25. Wilfried on May 28, 2014 at 4:56 pm

    Excellent remarks, Rachel. Well chosen examples. As to getting this kind of topics into lessons in church, the main challenge sits with the quality of the teacher. In many wards, in particular in the mission field, I can see the wisdom of having the teacher remain within the present safety net. But different manuals with a broadening scope and more background would definitely help.

  26. natebergin on May 28, 2014 at 5:16 pm

    Rachel: “I think we each have the responsibility to do our own sifting. If we only take the pre-sifted mess, we will miss out on some choice kernels.” This is true. We encounter everything with prejudice. The Bible at least challenges those prejudices.

    Carl, thanks for the links on the fundamentalist reading of Noah on lds.org. I’m trying not to get depressed about it. Human beings believe the darndest things, and not just Mormons of course. So it’s no wonder God works within our gullible and prejudiced mindsets. What else does He have to work with?

  27. Martin James on May 28, 2014 at 6:01 pm

    Steve Smith,

    You had me until no chosen people. Then you went all crazy talk. C’mon that’s most of the fun.

  28. Matt on May 28, 2014 at 10:49 pm

    Excellent post. I wonder how we could accommodate talking about the harder things when we don’t even finish our current sanitized lessons? Personally, I thing it would be nice to have a lesson or two on the harder/nastier things of the Old Testament and how to approach them.

  29. Jeff on May 28, 2014 at 11:58 pm

    I’m mostly disappointed that we never pay any public attention to the hilariously morbid tale of Ehud and Eglon when we discuss Judges. “And the dirt came out” would make an excellent title for a post on this topic of the Old Testament’s secret stories.

    That being said, a few thoughts:

    –Regarding Eric’s comment (#5): Rahab is included in the teacher’s manual, albeit briefly, and it’s likely most teachers will skip over her contribution.
    “Who were the only inhabitants of Jericho who were saved? (See Joshua 6:17, 22–25; see also Joshua 2:1–15.) What can we learn from the saving of Rahab and her family?”
    –Regarding Rachel’s comment (#9): The JST gives a very different perspective about Lot and his daughters.
    –Regarding the idea of “we don’t read most of the Bible:” this is absolutely true, of Sunday School; ideally class members are doing additional study on their own. There is no way to cover adequately even the “highlights” from the manual in a single 40-minute session every week. I also try to remember that many people have not been in the Church for as long as I have, and even fewer have read the standard works as much as me, and that helps me in the times when I get frustrated at the repetitive nature of the Gospel Doctrine curriculum.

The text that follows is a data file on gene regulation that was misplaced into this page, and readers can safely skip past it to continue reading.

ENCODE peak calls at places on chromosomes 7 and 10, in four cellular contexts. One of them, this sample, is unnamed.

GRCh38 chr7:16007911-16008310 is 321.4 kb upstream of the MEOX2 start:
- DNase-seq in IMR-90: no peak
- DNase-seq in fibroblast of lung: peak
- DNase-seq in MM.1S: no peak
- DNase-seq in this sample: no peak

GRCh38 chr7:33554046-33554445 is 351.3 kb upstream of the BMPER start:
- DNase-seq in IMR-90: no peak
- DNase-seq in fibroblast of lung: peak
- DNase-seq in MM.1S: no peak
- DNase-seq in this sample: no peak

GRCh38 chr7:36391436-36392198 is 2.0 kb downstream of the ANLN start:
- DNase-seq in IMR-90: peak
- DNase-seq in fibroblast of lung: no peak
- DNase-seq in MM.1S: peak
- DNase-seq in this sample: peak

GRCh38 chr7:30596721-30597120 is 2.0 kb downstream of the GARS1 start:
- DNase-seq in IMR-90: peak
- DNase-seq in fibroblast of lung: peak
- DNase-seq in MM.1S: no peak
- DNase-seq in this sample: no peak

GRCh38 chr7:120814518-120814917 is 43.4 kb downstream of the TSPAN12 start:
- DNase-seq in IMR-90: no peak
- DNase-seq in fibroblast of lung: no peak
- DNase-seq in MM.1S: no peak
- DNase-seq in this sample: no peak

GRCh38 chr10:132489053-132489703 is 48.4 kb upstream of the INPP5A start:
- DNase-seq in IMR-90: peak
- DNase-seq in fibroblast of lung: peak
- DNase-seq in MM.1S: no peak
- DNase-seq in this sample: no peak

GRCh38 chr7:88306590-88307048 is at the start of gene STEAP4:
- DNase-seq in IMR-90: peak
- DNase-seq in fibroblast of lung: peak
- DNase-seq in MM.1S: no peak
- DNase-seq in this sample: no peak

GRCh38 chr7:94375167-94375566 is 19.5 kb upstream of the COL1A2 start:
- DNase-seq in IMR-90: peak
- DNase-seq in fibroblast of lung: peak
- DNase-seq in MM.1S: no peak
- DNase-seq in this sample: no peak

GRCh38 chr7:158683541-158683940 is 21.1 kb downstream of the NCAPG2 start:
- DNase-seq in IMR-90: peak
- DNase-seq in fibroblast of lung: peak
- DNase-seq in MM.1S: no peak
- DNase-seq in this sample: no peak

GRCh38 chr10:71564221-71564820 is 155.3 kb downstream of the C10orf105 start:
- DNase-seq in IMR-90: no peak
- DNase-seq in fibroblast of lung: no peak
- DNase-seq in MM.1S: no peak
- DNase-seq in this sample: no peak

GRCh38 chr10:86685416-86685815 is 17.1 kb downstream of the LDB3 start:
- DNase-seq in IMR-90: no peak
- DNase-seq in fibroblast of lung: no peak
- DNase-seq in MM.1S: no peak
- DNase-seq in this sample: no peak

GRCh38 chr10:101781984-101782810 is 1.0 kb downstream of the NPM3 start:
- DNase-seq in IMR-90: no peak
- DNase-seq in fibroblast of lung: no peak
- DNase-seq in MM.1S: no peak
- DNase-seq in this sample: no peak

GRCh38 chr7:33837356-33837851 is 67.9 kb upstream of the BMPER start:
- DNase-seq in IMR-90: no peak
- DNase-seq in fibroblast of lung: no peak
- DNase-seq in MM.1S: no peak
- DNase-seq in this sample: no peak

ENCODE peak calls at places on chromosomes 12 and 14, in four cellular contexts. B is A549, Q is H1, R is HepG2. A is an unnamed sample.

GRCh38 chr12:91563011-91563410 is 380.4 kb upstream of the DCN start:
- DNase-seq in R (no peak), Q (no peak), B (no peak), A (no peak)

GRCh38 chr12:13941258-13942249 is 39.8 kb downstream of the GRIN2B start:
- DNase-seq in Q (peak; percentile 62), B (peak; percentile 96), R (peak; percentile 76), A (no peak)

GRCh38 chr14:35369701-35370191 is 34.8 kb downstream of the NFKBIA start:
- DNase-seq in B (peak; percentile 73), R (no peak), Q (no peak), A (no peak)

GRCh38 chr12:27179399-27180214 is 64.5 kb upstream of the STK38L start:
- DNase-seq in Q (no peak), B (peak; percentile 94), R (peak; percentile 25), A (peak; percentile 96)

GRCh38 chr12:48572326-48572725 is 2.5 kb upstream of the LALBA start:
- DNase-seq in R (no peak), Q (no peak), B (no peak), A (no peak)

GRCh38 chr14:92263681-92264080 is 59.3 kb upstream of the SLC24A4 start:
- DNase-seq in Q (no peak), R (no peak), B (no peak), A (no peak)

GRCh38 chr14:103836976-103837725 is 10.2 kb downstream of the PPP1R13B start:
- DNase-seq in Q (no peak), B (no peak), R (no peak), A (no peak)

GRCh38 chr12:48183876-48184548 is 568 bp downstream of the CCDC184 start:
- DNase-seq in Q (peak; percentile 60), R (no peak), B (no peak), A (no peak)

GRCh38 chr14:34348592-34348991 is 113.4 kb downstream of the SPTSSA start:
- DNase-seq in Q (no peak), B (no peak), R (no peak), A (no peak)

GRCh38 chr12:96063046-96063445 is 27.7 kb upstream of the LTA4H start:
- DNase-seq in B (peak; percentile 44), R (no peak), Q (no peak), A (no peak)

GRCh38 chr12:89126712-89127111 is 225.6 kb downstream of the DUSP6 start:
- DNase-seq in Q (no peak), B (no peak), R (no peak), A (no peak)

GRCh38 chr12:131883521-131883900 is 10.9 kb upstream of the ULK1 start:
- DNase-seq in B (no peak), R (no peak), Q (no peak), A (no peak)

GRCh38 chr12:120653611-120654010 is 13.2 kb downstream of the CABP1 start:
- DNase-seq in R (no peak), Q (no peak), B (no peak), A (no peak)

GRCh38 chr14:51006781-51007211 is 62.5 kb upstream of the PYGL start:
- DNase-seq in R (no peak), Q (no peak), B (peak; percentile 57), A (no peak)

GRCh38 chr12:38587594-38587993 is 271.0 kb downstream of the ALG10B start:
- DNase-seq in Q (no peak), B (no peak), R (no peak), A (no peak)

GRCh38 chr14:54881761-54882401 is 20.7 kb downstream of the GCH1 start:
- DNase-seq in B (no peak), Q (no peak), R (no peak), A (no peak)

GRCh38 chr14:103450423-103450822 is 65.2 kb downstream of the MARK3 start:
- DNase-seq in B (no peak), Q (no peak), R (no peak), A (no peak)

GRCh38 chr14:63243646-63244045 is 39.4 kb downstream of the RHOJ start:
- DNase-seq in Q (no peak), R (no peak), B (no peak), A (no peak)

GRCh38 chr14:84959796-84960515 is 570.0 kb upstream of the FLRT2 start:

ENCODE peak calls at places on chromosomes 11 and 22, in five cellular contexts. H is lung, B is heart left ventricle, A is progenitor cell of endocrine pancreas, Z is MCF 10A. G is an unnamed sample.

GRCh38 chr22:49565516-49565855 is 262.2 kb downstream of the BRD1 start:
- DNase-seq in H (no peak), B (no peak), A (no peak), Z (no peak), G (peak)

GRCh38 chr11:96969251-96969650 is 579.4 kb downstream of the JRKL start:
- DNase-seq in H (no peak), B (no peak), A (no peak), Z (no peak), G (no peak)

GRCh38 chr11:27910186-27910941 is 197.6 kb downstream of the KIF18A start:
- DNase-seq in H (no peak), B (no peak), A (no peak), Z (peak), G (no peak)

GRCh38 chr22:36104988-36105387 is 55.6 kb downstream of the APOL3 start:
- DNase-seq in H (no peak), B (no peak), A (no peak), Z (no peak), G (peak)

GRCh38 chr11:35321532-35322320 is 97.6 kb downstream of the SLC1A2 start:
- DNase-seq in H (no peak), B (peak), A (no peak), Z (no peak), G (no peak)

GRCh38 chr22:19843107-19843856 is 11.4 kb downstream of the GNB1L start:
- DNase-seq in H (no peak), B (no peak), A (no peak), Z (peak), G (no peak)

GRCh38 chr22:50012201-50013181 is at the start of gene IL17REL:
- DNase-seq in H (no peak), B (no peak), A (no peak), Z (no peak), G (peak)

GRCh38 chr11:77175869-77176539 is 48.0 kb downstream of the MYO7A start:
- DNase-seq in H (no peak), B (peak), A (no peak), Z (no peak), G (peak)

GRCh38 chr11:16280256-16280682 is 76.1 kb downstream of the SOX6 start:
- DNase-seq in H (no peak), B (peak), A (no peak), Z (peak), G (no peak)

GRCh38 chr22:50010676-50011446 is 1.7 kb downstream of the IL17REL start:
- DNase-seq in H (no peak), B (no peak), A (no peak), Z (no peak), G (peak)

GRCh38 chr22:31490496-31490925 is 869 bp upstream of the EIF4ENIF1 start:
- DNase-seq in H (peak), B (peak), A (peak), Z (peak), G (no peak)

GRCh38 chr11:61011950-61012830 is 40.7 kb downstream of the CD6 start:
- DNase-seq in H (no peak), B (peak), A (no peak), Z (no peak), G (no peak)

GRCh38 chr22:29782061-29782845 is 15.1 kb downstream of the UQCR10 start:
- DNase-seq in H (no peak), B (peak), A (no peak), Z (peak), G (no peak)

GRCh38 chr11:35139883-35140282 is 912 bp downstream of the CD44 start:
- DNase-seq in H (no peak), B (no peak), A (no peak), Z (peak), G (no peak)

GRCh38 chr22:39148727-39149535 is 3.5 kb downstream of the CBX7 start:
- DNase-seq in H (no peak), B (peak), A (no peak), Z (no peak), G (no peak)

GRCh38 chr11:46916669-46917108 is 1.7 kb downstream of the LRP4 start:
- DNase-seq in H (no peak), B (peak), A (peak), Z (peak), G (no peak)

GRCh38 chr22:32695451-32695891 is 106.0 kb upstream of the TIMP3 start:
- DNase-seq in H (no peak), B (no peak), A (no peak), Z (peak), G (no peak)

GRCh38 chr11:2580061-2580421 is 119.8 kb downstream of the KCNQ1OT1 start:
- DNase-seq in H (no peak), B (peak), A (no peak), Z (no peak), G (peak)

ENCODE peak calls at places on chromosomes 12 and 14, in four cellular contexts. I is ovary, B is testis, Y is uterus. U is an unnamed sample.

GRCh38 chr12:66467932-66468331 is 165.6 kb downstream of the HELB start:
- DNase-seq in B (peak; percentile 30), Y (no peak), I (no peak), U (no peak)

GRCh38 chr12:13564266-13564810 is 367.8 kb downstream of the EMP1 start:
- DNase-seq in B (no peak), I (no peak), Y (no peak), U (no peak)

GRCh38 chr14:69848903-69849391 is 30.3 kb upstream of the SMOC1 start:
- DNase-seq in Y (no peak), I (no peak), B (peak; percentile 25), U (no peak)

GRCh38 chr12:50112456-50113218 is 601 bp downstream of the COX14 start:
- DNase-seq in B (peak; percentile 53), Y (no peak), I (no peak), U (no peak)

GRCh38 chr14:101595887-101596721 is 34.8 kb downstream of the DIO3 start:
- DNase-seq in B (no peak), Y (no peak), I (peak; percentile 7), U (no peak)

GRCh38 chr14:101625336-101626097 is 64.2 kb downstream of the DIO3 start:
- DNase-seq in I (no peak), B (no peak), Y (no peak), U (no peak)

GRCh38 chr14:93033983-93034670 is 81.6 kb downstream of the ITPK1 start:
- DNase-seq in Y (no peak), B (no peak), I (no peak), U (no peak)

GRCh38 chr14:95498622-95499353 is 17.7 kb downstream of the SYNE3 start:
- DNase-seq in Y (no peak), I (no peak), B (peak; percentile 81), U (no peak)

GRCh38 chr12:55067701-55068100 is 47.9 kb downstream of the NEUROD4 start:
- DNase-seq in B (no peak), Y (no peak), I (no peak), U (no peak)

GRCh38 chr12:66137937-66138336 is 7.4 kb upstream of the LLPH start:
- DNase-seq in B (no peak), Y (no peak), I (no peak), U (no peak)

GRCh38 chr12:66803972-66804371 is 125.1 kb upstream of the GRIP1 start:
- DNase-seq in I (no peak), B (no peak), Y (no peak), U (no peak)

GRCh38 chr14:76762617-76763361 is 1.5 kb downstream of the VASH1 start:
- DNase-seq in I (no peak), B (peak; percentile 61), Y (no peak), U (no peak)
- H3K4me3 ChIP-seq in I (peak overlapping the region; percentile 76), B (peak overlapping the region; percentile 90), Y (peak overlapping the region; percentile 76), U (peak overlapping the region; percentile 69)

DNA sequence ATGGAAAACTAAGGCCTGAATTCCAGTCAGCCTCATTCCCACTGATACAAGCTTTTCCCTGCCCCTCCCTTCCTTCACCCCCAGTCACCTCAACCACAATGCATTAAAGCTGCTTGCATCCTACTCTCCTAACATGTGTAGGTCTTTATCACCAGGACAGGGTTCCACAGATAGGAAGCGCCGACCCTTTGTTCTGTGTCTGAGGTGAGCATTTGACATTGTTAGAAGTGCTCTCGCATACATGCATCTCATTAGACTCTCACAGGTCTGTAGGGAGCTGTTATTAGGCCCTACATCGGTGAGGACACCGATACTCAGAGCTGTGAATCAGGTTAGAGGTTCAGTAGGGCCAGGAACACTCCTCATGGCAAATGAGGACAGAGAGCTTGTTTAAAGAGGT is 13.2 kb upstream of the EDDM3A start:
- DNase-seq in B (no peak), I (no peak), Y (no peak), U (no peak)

Worth reading in relation to this discussion: Elder Holland’s take on why the Nephi/Laban account is included in the Book of Mormon.

    http://speeches.byu.edu/?act=viewitem&id=729

    (Side note: does anyone know if that was ever reprinted in the Ensign, or a modified version given in General Conference? I remember the talk, but have no idea how I would’ve ever come across it if it only exists as a 1989 BYU devotional.)

  30. Sportzfan on May 29, 2014 at 12:31 am

    You are responsible for your knowledge of the scriptures. If all you know about them is what you learn in Sunday School, you’re not doing it right.

  31. Craig H. on May 29, 2014 at 3:17 am

    Very nice Rachel. I think something like this almost every time I prepare a lesson, but you put it into such interesting words. A lot of it can be up to the teacher, of course, depending on circumstances. Recently, when the manual skipped Leviticus, I devoted the whole lesson to it, asking why we skip it and why it’s so important, even to us.

  32. ji on May 29, 2014 at 5:20 am

    When I’m asked to substitute in Sunday School, I try to teach the scriptures, the stories — we need to know the stories.

    I regret the unkindness here towards those who choose to believe the Noah story. One can dismiss it all away as myth if he or she wants, but there is no need for unkindness among Latter-day Saints for those who don’t.

  33. Carl Youngblood on May 29, 2014 at 5:38 am

    ji, I don’t see unkindness in the comments about the Noah story. I see concern about the fundamentalism and idolatry required to sustain such a position. The implication from the insistence on the necessity of a literal interpretation is that orthodoxy and adherence to tradition (however recent–after all, this trend towards inerrancy is less than a century old) is more important than trying to reconcile the admittedly imperfect biblical account with the strong contrary evidence we have that disagrees with it.

  34. DQ on May 29, 2014 at 11:04 am

    Ah, you’re not being unkind you’re just doing a service to your brothers and sisters by calling them out* as extremist idolatrists.

    *calling them out in a way that doesn’t take them gently aside and explain you concerns to them, but just labels their behavior publicly in a forum where you and mostly like minded people can look down on them.

  35. Sheldon on May 29, 2014 at 11:33 am

    As I read the Old Testament I sometimes wonder if Marcion didn’t have it right.

  36. Anne Lund on May 29, 2014 at 1:30 pm

    Please remember that the Bible was not only written by prophets, but civic leaders of the time. They included stories of righteousness and wickednesd. As far as I know, its the opinions of the authors of each story, what they think God’s thoughts and actions are. To understand what the authors meant to say you must understand the culture of the day. You must also understand the writing styles of an Oriental/Hebrew stlye of writing, and most importantly, you MUST HAVE THE SPIRIT OF PROPHECY.The Revelation 19:10, 2 Nephi 25:4